The Imperial URD is the newest in Kinera’s line of popular In-Ear Monitors. Keeping with their theme of naming IEMs after figures from Norse Mythology, Kinera named these IEMs after Urd ( /Oord/ ), the being that dictated the fate of every living thing, including the gods themselves. For $620, I’d say that’s a pretty good deal. Today I’m going to see if these IEMs live up to their celestial namesake.
What’s in the Box
- URD In-ear Monitors
- 78 2-Pin Cable
- 5 Sets FINAL Type E eartips
- 7 Sets Silicon eartips
- 2 Sets Foam eartips
- 3 Detachable adaptors (2.5mm, 3.5mm, 4.4mm)
- Clean Brush
- Storage Case
- User Manual
Look and Feel
Kinera stays consistent with its design aesthetic throughout its line of products, and URD is no exception. The packaging feels regal and features small phrases referencing its mythological inspiration. The IEMs themselves feel great and come with a wide range of eartips to suit your preference. While the design is a little flashy for my own liking, the housing of the URD looks like a work of art. The smooth 3D printed backplate has a pleasing color scheme with a marble, coastal design. Most importantly, they feel durable and built to last.
The URD utilizes 2 titanium crystal diaphragms for low end, Kinera’s specially tuned 11021 driver for midrange, and 2 Sonion new generation EST65DB01 composite double electrostatic units for treble. The Kinera 11021 is said to help act as an intermediary between frequencies, bringing out smooth vocals and bass response. By including a larger number of specialized drivers, Urd is able to achieve more sensitivity and clarity throughout the frequency range.
The URD has a frequency response of 5 Hz – 50 kHz and an impedance of 20 Ohms.
The soundstage on the URD feels great and has a nice sense of realism to it. The stereo field is smooth and inoffensive. That being said, a pleasant soundstage is a double-edged sword, and can sometimes sacrifice contrast in the original mix. While rarely noticeable, I felt that the soundstage could use more depth at times when the mix utilized wide/sharp panning for effect. This is all a matter of personal preference and depends on your intended listening experience; it’s like watching a horror movie vs. a comedy. Both have their merits and situation, but it really depends on what you like and desire at that moment. Overall, the soundstage is clear and provides a pleasant listening experience.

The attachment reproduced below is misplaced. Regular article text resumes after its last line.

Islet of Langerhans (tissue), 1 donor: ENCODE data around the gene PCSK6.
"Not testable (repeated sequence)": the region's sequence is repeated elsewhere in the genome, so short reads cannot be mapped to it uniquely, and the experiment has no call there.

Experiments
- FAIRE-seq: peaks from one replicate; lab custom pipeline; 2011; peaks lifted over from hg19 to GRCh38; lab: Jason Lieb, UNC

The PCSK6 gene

The low range on the URD adds to its smooth sound character. While mildly subdued, the lows are clear and provide a good foundation for the mix. Bass parts and kicks still hit when they need to and the sub character, while gentler, can still have a large presence when it needs to.
Kinera knew what it was doing with its 11021 midrange driver. The URD has a clear mid response that does a fantastic job of bringing out lead parts in mixes and compliments the highs and lows well. There’s a slight dip in the low mids that helps reduce the overall harshness and boominess of the sound. Kinera said the midrange driver was designed to be supportive for the sound, and I have to say I agree.
One of the most important aspects of having a smooth sound character is having a clear, inoffensive high range. The Imperial Urd manages to find this balance quite well. While some areas of the highs were noticeably cut to achieve this, I also never heard a single harsh high frequency over several mixes; that’s quite an impressive feat.
The Imperial URD was created with a sound character in mind and does a superlative job at tastefully achieving it. Listening on the URD was incredibly pleasant and brought out some great parts of my favorite tracks. While I think it could use the slightest bit more grit and dimension, it really comes down to your own preference. This is a great IEM for somebody looking to hear their music from a new perspective. One thing is for certain, Kinera has a wide range of what they’re able to accomplish sonically and knows exactly who they’re making it for.